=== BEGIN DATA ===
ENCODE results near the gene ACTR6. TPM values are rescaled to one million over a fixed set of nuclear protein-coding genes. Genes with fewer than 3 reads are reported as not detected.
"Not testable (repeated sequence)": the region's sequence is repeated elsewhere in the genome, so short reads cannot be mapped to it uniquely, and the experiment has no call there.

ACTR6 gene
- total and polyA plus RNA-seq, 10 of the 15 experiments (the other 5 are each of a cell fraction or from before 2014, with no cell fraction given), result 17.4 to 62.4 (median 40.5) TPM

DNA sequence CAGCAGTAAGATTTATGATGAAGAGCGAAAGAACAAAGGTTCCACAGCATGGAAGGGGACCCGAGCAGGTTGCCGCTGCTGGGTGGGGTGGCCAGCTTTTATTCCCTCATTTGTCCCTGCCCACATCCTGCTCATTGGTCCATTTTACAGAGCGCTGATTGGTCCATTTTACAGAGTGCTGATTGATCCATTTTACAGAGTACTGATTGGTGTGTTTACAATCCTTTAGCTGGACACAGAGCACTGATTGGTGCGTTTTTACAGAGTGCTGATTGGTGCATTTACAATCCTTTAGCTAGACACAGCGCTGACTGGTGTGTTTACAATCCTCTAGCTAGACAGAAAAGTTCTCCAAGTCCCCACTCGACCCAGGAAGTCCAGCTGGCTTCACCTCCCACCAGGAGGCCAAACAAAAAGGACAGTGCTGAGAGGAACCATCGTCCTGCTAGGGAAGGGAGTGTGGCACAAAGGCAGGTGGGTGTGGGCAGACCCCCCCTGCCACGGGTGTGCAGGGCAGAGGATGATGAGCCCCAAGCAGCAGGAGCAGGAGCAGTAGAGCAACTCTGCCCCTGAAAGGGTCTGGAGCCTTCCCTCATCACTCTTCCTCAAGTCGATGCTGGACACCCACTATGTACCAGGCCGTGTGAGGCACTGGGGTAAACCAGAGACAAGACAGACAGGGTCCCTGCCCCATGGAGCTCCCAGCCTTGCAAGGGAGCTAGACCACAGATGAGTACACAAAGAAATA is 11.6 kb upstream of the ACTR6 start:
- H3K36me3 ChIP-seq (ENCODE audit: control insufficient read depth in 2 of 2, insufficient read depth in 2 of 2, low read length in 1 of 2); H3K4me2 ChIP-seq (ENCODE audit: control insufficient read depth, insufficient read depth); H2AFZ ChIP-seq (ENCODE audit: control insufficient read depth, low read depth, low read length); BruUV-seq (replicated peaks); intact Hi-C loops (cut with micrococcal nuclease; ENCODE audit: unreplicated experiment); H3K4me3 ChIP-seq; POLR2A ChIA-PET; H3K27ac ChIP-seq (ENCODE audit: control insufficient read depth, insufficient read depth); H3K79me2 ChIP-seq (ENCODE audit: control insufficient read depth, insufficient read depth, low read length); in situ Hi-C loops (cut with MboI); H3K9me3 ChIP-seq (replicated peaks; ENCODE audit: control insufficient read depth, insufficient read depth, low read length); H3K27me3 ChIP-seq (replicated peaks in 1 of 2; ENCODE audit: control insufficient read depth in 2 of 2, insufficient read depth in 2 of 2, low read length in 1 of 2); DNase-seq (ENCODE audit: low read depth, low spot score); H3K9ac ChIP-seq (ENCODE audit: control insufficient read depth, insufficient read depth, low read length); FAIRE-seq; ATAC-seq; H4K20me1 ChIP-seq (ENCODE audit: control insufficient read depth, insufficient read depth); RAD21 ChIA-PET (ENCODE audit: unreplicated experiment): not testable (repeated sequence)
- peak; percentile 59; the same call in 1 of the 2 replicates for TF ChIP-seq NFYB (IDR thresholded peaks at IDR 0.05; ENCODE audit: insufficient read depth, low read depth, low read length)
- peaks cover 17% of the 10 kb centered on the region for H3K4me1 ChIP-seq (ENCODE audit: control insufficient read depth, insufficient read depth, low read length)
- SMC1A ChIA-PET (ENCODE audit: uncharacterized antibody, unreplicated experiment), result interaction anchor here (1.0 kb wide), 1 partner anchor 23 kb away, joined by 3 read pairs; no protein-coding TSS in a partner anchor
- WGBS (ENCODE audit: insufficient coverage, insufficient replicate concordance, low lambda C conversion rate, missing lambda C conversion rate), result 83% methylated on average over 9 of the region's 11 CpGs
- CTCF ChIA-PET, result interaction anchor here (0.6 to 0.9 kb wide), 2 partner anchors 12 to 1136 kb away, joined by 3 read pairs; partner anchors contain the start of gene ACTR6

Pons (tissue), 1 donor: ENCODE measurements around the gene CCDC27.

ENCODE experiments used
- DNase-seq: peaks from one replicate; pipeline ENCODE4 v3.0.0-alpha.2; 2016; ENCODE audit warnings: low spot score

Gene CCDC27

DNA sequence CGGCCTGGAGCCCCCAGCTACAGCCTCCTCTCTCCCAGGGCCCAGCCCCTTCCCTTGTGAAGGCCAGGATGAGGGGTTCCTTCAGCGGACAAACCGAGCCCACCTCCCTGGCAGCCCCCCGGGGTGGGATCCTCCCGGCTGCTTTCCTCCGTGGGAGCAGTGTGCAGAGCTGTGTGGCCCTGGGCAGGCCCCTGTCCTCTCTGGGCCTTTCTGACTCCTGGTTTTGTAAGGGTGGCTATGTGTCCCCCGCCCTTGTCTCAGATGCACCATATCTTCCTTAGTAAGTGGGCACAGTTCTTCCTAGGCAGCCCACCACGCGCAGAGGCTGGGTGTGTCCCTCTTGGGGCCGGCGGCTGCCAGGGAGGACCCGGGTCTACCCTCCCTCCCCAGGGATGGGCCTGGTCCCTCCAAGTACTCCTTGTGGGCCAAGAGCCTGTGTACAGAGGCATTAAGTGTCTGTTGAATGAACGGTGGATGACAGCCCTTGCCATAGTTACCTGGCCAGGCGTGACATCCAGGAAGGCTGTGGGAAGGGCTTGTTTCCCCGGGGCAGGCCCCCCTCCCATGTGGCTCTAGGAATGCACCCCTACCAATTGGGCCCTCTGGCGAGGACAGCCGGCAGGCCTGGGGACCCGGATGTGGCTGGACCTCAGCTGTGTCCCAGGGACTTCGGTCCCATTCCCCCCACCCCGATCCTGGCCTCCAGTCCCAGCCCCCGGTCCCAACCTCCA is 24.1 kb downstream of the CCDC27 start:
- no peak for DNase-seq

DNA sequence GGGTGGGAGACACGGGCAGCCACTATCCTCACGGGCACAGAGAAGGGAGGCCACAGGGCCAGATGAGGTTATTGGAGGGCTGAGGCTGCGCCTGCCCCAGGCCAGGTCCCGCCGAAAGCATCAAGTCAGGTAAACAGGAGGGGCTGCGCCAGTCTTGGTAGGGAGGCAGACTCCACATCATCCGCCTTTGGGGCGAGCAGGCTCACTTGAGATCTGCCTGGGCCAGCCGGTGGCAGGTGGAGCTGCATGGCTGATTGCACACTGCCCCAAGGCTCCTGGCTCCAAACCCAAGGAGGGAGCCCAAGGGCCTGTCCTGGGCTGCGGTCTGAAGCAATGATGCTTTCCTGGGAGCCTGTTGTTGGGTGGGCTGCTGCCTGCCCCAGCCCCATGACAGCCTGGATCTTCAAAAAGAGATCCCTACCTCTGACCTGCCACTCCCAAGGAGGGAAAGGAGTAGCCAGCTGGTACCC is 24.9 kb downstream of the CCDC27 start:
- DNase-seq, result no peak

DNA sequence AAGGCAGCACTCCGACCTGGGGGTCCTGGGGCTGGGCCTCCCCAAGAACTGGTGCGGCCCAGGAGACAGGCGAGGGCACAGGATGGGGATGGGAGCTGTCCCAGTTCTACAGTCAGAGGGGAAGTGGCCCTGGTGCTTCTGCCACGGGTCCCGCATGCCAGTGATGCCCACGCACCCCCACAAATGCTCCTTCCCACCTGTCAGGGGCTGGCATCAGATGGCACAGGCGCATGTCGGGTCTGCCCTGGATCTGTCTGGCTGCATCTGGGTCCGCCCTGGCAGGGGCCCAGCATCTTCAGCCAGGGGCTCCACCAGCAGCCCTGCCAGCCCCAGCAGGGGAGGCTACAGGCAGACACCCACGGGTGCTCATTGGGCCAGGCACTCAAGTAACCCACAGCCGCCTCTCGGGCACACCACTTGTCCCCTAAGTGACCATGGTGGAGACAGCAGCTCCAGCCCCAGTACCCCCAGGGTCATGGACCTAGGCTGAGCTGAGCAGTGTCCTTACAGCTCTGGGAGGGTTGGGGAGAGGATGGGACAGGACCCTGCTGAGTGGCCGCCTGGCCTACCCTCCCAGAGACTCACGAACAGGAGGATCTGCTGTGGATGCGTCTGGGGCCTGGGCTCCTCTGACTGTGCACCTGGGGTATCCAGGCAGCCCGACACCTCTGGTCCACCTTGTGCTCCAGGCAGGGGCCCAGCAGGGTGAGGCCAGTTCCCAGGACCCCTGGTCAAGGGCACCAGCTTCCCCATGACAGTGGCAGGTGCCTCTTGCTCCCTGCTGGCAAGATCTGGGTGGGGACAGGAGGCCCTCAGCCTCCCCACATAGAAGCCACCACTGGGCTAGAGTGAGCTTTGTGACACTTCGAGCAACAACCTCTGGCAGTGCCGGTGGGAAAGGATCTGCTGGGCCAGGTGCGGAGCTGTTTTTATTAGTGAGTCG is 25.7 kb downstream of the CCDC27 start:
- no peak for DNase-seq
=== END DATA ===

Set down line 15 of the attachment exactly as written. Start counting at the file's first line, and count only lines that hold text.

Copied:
Gene CCDC27